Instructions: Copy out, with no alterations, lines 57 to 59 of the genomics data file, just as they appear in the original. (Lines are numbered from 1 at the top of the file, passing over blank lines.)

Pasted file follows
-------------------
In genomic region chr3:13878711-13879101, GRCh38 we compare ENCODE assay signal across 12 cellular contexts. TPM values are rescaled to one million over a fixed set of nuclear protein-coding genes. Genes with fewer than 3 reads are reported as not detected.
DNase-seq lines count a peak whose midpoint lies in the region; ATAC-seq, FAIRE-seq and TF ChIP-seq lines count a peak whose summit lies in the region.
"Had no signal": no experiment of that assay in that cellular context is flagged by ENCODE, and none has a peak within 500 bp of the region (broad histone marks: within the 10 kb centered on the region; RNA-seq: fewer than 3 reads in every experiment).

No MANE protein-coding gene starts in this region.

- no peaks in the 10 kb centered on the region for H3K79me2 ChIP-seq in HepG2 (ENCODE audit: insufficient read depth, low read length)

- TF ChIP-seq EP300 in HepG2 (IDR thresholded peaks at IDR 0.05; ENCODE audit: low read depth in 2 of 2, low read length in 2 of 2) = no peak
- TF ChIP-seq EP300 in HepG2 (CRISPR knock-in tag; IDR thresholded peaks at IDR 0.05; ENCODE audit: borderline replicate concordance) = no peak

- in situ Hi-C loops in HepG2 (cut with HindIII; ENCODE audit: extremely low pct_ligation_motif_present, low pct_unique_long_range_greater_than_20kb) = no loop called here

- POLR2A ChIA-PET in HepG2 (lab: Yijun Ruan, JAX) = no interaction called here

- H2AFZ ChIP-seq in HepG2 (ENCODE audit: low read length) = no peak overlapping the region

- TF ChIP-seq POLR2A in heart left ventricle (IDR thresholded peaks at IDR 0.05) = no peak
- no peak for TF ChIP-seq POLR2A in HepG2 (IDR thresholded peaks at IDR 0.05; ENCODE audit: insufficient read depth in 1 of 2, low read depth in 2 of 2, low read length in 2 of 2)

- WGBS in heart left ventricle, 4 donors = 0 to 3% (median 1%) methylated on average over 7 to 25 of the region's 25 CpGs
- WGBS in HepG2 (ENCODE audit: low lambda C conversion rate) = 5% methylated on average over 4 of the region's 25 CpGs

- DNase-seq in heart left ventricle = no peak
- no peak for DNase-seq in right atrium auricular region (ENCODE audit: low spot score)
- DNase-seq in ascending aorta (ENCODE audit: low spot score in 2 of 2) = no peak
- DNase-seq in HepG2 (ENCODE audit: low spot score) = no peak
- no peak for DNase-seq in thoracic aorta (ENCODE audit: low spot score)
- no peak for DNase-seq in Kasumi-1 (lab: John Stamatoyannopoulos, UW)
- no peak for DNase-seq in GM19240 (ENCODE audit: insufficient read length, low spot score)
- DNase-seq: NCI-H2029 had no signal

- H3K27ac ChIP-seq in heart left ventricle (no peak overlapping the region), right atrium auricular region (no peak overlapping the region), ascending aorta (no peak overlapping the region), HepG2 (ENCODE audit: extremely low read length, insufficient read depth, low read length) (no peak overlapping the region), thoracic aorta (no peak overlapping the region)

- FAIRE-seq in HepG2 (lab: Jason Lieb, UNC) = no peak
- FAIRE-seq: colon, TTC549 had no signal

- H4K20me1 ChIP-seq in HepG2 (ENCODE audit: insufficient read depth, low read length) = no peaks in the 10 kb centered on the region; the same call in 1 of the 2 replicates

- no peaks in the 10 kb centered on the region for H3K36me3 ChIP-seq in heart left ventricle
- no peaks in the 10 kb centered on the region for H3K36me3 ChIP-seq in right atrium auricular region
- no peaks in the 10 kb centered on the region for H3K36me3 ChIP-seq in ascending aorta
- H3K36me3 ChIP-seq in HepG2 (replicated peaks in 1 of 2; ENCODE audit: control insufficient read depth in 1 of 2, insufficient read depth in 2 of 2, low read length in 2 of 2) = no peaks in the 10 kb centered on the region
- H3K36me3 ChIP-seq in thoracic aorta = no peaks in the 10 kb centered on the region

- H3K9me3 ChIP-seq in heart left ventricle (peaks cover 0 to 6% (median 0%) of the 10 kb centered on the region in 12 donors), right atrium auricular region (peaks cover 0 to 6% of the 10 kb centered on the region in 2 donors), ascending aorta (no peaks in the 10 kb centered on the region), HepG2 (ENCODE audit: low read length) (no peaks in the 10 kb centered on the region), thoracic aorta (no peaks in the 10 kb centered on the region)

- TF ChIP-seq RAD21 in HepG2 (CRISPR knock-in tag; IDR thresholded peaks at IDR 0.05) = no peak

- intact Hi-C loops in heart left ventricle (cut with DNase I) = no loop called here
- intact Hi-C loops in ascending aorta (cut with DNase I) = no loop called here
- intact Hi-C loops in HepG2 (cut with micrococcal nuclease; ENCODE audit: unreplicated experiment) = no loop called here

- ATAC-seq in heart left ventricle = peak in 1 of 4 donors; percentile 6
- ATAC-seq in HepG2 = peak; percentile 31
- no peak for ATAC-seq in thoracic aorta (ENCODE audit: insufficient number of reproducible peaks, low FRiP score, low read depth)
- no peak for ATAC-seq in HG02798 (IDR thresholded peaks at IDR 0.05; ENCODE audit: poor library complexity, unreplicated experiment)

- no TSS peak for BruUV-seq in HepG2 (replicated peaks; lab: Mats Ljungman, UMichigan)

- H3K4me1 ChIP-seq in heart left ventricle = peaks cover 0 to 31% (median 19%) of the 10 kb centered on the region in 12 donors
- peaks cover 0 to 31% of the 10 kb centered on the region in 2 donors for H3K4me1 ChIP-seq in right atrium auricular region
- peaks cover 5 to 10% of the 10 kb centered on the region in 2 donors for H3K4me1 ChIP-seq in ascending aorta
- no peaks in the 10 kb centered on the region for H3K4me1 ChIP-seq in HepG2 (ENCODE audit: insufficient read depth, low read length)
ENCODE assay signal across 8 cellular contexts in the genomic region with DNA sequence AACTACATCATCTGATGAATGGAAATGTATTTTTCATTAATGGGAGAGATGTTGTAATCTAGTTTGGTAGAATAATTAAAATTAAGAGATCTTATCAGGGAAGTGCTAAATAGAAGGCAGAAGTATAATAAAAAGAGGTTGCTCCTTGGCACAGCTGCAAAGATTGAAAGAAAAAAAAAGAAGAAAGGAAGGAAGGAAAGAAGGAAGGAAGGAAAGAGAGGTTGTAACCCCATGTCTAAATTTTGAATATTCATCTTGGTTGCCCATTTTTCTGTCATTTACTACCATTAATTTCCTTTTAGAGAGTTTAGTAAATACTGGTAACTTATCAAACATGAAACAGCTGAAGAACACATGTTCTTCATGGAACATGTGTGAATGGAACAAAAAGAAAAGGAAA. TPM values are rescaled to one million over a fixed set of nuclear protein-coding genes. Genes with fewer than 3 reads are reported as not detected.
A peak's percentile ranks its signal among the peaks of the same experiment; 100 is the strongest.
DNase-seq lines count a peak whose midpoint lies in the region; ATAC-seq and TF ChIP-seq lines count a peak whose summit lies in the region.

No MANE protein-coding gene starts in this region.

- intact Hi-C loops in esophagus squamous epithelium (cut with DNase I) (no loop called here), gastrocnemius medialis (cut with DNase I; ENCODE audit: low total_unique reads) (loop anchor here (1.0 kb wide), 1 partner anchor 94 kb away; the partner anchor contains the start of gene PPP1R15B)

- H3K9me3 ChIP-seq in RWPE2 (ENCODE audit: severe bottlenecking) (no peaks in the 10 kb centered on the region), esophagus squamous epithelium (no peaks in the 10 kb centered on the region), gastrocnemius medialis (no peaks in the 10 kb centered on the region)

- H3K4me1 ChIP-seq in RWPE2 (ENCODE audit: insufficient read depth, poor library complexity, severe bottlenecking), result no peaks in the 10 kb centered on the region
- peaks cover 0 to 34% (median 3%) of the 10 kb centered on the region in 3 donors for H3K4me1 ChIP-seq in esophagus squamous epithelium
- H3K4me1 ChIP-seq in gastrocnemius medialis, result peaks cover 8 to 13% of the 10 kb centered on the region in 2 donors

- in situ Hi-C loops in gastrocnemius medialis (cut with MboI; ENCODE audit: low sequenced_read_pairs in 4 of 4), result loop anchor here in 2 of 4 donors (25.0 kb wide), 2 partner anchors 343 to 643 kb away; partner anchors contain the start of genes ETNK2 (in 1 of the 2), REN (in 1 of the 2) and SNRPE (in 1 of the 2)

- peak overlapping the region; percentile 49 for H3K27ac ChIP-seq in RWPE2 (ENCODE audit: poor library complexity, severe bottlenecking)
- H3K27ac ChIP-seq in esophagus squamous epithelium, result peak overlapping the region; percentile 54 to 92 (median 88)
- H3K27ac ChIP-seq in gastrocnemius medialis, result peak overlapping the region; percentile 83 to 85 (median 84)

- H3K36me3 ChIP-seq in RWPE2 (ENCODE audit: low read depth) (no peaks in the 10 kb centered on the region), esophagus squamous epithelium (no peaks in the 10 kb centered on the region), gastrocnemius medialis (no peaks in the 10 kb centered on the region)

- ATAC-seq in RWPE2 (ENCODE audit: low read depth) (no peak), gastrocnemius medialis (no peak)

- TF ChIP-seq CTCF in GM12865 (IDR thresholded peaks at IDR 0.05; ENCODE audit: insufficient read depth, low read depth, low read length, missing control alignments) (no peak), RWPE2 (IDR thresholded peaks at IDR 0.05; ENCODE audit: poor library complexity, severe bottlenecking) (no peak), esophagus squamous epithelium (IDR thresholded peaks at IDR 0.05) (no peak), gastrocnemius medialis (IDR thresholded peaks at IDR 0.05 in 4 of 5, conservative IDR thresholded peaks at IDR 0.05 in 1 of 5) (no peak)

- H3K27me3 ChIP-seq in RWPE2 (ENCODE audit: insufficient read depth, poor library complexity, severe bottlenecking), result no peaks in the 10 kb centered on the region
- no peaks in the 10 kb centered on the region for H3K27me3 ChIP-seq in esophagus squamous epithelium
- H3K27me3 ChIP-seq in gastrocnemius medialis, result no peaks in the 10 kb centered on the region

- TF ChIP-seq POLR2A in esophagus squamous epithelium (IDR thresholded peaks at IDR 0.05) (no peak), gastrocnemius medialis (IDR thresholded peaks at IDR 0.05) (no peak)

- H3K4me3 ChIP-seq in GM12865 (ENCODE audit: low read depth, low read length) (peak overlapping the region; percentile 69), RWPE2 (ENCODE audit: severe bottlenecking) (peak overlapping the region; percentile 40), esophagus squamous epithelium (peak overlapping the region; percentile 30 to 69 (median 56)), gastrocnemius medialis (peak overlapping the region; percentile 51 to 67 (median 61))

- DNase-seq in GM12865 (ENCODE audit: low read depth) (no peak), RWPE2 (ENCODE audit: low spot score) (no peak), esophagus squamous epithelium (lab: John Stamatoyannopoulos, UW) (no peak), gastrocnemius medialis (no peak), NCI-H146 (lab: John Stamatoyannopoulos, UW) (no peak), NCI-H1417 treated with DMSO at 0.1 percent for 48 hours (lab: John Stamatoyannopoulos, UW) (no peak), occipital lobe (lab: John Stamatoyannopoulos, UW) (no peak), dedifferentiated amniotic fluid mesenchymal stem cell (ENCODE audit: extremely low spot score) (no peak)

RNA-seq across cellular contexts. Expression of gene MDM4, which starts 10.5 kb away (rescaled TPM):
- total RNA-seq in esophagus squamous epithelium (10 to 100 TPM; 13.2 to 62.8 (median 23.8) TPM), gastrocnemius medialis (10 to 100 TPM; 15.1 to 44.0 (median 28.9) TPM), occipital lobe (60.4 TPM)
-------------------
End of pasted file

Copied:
- H3K27ac ChIP-seq in esophagus squamous epithelium, result peak overlapping the region; percentile 54 to 92 (median 88)
- H3K27ac ChIP-seq in gastrocnemius medialis, result peak overlapping the region; percentile 83 to 85 (median 84)

- H3K36me3 ChIP-seq in RWPE2 (ENCODE audit: low read depth) (no peaks in the 10 kb centered on the region), esophagus squamous epithelium (no peaks in the 10 kb centered on the region), gastrocnemius medialis (no peaks in the 10 kb centered on the region)